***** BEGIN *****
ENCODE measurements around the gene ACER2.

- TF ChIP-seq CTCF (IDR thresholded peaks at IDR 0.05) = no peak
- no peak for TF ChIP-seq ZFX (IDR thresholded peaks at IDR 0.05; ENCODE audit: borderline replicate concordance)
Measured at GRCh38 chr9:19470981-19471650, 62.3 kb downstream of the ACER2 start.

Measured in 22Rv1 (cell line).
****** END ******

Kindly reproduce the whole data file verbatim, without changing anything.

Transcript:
ENCODE measurements around the gene ACER2.

- TF ChIP-seq CTCF (IDR thresholded peaks at IDR 0.05) = no peak
- no peak for TF ChIP-seq ZFX (IDR thresholded peaks at IDR 0.05; ENCODE audit: borderline replicate concordance)
Measured at GRCh38 chr9:19470981-19471650, 62.3 kb downstream of the ACER2 start.

Measured in 22Rv1 (cell line).